Officials considering ordinance changes to cut crime|[02/23/08]

Published 12:00 am Saturday, February 23, 2008

Vicksburg bars, grocery stores and convenience stores could soon have limits that restrict when beer and wine coolers may be purchased, a move officials hope will eliminate crime related to late-night drinking, Mayor Laurence Leyens said Friday.

City Attorney Nancy Thomas is researching state laws and restrictions by other cities.

“We haven’t made decisions of what we think will work or what won’t work,” she said. “It takes a lot of research. We have to be careful because we don’t want to conflict with anything the state does.”

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But, increased crime in areas where late-night drinking occurs has led local police to make suggestions to the Board of Mayor and Aldermen.

“We’ve been making recommendations to make changes that we feel will enable us to do a better job at enforcing ordinances,” said Police Chief Tommy Moffett. “If we continue to do business this way, we’re going to continue to have the same negative results we’ve had.”

City police and the mayor are backing up their argument with statistics.

* The department reported 10 homicides in the city in 2007, many alcohol-related and most between 10 p.m. and 6 a.m.

* Seventy-five DUI arrests were recorded in 2007, 46 over weekends and 40 after 10 p.m.

* Sixteen DUI arrests involved wrecks.

* Of the weekend arrests for DUI, 38 occurred after 10 p.m.

This year, on Feb. 10 — a Friday — 39-year-old Donald Wayne Vinson, 350 Vinson Road, was shot to death at Town & Country Lounge, a club at 3350 N. Washington St., at about 11:30 p.m. The shooting, for which Vinson’s brother-in-law James Ainsworth was charged and later released on $100,000 bond, furthered officials’ worries about alcohol-related crime.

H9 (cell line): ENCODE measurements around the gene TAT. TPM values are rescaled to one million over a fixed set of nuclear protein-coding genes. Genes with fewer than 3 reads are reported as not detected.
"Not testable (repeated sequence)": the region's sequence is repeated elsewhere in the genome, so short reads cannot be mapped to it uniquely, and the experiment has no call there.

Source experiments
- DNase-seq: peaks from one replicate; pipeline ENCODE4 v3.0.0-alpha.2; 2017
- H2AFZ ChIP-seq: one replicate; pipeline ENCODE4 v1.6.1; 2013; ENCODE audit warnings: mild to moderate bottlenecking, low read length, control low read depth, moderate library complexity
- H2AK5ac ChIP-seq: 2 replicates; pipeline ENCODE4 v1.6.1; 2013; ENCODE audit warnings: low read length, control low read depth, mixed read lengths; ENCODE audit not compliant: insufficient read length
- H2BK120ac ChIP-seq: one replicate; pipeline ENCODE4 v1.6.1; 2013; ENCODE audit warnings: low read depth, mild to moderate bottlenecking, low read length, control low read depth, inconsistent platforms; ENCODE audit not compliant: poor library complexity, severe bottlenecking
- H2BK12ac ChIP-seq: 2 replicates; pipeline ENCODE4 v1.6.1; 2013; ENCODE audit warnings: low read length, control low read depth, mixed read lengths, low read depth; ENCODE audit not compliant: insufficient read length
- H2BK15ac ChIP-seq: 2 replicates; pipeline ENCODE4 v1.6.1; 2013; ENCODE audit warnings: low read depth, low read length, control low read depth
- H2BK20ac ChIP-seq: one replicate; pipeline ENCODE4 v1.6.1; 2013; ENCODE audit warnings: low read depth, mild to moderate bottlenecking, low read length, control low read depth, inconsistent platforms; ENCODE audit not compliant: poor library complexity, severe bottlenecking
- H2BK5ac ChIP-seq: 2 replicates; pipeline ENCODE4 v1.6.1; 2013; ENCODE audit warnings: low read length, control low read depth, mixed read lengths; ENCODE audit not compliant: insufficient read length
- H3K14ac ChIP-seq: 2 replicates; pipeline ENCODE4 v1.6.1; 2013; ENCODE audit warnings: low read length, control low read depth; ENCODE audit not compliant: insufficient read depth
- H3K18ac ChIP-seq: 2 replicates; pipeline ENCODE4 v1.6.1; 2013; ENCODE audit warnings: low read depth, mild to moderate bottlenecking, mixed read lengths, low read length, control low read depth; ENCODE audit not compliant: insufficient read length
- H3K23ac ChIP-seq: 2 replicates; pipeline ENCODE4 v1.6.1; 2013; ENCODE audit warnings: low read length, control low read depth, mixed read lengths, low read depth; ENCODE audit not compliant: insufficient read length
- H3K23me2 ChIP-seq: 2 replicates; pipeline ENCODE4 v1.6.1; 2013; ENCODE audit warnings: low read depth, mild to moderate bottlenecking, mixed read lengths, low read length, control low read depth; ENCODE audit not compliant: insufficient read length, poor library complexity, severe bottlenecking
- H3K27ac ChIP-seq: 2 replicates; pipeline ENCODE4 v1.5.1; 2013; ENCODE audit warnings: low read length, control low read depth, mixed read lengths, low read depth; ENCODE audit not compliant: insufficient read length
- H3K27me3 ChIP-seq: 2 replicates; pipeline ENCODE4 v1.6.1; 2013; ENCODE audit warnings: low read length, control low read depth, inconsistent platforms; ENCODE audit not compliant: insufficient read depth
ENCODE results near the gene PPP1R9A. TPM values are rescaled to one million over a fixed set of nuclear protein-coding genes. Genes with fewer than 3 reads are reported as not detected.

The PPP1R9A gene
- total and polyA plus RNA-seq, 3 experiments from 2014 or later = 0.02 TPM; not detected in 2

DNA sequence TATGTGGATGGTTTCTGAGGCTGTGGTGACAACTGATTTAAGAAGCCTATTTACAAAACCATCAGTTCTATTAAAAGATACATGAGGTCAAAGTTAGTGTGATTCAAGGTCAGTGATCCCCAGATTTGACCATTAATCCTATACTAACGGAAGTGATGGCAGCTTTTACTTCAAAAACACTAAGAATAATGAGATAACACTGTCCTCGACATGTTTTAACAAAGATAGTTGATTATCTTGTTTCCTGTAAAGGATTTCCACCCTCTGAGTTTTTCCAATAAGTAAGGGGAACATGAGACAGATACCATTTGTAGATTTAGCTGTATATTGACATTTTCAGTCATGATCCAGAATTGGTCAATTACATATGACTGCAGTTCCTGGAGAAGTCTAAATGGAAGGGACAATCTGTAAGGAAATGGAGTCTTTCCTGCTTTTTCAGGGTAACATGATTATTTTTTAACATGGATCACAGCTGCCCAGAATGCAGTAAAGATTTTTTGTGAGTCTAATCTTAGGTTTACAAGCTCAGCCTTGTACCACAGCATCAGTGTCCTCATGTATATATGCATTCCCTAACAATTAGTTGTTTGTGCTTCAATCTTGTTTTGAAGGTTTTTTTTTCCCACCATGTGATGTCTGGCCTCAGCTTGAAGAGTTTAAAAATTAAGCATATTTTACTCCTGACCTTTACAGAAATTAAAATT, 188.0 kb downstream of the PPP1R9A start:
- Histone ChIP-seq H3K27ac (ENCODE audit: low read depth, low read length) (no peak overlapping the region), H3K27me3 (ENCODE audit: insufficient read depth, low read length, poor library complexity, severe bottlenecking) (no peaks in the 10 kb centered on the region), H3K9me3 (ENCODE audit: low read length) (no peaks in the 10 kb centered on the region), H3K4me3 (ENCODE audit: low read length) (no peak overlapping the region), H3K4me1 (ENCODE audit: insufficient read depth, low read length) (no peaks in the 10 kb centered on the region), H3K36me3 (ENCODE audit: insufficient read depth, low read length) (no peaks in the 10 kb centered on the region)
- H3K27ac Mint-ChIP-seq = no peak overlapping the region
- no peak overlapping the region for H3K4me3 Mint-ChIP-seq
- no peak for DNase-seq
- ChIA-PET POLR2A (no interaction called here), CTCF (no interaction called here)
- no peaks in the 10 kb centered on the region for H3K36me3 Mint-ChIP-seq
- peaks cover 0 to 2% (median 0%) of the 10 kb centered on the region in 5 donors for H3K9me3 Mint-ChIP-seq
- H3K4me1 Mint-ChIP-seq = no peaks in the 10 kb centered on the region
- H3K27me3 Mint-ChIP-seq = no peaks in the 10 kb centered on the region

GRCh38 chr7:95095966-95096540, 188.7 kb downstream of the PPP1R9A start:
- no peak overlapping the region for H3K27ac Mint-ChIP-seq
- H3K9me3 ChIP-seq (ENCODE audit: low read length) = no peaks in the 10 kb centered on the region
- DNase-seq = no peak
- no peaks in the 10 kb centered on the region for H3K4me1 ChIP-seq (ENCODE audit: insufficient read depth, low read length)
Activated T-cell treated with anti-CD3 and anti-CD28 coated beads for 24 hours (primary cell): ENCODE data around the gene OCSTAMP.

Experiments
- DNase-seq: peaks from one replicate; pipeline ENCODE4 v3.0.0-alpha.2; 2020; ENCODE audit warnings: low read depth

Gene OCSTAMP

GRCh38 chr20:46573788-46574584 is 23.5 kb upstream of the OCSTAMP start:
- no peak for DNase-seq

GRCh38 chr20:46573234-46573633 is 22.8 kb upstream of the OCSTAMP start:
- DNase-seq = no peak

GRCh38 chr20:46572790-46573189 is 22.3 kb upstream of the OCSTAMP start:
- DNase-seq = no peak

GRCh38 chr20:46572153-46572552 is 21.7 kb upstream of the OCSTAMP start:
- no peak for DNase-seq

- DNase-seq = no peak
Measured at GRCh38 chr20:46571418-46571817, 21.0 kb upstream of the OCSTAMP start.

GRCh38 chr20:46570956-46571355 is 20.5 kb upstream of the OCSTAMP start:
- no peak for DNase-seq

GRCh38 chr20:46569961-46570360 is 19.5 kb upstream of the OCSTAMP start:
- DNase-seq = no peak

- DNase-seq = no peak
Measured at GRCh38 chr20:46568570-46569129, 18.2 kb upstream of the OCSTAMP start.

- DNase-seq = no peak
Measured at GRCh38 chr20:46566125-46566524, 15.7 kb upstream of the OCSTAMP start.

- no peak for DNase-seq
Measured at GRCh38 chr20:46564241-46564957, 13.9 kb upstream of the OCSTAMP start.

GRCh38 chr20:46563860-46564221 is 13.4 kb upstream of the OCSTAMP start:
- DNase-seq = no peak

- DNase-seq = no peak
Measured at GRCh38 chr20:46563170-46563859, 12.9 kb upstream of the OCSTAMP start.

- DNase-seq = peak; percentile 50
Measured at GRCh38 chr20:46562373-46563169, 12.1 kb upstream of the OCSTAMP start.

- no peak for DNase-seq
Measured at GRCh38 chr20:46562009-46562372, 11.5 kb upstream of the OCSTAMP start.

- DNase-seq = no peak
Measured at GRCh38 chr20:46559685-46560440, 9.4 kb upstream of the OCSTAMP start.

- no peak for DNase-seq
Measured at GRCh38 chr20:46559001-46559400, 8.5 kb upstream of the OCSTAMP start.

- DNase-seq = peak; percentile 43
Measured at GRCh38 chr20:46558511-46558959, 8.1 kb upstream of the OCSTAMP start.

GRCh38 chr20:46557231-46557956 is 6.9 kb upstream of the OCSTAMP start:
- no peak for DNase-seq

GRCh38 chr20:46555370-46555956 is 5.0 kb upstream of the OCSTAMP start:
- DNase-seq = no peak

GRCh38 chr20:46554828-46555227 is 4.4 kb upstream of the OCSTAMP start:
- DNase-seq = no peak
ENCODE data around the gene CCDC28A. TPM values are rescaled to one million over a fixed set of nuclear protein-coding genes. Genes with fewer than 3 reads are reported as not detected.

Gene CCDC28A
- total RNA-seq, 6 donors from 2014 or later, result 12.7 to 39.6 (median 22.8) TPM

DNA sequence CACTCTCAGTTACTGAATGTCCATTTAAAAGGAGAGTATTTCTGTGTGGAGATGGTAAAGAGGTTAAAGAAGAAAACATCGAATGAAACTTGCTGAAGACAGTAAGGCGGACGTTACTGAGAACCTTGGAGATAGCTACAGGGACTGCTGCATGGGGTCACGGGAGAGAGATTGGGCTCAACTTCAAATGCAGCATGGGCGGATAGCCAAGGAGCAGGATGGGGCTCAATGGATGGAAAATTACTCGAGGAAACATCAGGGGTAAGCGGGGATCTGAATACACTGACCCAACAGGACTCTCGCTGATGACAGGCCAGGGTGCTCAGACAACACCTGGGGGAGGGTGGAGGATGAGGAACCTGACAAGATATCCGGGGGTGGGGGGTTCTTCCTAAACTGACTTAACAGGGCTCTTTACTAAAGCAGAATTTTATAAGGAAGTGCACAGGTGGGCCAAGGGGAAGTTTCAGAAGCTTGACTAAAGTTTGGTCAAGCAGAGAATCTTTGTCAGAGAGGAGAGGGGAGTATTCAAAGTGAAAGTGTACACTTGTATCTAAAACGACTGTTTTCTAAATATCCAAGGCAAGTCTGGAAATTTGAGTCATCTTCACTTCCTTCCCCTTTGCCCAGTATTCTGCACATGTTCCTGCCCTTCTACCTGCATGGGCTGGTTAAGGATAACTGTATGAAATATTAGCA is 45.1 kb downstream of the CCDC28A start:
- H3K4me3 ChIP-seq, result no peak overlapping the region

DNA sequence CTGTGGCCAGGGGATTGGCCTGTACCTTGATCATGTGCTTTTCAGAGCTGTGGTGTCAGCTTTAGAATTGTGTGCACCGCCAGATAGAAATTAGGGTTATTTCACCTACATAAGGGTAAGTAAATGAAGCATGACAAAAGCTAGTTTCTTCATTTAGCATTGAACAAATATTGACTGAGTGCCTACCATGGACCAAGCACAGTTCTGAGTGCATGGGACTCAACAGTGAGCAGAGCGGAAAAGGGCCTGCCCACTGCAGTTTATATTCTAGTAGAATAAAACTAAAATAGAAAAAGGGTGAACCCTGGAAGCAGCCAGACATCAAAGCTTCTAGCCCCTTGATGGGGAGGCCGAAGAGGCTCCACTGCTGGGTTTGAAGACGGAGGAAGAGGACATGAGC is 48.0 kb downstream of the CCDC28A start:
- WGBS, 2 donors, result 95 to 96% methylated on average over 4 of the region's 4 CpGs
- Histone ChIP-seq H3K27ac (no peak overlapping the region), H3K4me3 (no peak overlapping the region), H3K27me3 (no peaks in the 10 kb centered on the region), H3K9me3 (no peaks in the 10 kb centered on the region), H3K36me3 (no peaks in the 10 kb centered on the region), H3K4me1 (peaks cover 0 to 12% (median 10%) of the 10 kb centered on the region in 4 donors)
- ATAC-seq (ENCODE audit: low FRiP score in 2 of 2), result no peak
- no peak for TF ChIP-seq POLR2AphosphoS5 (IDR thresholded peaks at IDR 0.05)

“We try to do what we can to reduce crime. We started to look back at what causes it,” said Deputy Chief Richard O’Bannon. “We looked back at homicides, DUIs and accidents and found there was a lot of correlation between the time of day and alcohol. The logical thing is to say… ‘This is the problem, so address the problem.'”

A change in a city ordinance in 2004 allowed the five businesses that were defined then as neighborhood clubs because they were in residential zones or within 300 feet of a residential zone to extend hours until 2 a.m. Under the previous ordinance, the clubs had to close at 10 on weeknights and midnight on weekends. The later closing time brought with it an increase in complaints by neighbors — and unwanted crime, O’Bannon said.

“They were all associated with alcohol in some shape, form or fashion,” he said.

In 2004, the city had owners of five neighborhood clubs sign an agreement that they would “exercise orderly conduct by not yelling, fighting, playing loud music or doing any other activity that might disturb the neighbors.” The owners also agreed to hire a licensed security guard to work after 9 p.m. and not to have liquor or controlled substances on the premises. Only one non-conforming, or pre-existing, club that agreed to the terms in 2004 still exists, Leyens said.

That club, Anderson’s Cafe on First North Street, has not complied and has become a problem spot for crime, he said.

“The clientele has changed and the nature of how it operates has changed,” he said.

Now Leyens and Moffett would like to require neighborhood clubs, or bars, such as Anderson’s, to close at 10 p.m. across the board.

“Neighborhood bars and neighborhoods can’t co-exist in harmony,” Moffett said. “You just can’t fit the two in the same glove.”

Last summer, Vicksburg passed an amendment to the city’s zoning ordinance, defining as nightclubs those businesses that derive more than 40 percent of revenue from alcohol sales. The ordinance, which also prohibits nightclubs from operating downtown, followed complaints from downtown residents and business owners about noisy and unruly behavior at The New New Orleans Cafe, where a fight on June 17 escalated into a homicide at another location. The nightclub, since shut down, was in a building on Washington Street that has been home to various nightlife hot-spots.